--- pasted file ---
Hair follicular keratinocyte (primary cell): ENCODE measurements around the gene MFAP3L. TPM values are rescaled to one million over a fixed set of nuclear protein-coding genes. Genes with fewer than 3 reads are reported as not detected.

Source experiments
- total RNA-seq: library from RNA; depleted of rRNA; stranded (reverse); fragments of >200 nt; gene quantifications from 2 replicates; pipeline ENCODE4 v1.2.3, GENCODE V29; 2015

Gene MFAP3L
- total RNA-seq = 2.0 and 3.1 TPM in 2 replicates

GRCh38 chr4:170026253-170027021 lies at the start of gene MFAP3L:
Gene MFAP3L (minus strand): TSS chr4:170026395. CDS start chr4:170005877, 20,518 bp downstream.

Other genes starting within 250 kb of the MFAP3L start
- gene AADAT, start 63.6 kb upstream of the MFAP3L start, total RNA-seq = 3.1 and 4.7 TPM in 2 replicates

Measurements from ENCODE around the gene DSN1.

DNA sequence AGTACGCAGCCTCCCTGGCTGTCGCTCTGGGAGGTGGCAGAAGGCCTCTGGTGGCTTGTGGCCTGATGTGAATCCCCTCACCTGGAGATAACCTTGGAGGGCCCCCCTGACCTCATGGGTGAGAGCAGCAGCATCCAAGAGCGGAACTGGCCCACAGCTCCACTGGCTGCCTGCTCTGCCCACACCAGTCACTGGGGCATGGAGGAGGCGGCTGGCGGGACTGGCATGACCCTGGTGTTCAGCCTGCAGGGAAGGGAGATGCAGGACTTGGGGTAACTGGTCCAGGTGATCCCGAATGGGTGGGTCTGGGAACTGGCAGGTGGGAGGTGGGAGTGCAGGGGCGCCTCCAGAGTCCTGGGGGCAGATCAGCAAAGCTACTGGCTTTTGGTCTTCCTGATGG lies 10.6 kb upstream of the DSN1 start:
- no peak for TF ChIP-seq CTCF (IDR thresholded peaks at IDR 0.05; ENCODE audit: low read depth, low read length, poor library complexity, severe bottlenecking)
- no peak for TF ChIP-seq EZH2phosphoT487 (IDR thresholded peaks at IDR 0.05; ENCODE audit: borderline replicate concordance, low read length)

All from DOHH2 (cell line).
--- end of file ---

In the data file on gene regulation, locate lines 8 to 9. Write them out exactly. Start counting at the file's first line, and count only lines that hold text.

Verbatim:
Other genes starting within 250 kb of the MFAP3L start
- gene AADAT, start 63.6 kb upstream of the MFAP3L start, total RNA-seq = 3.1 and 4.7 TPM in 2 replicates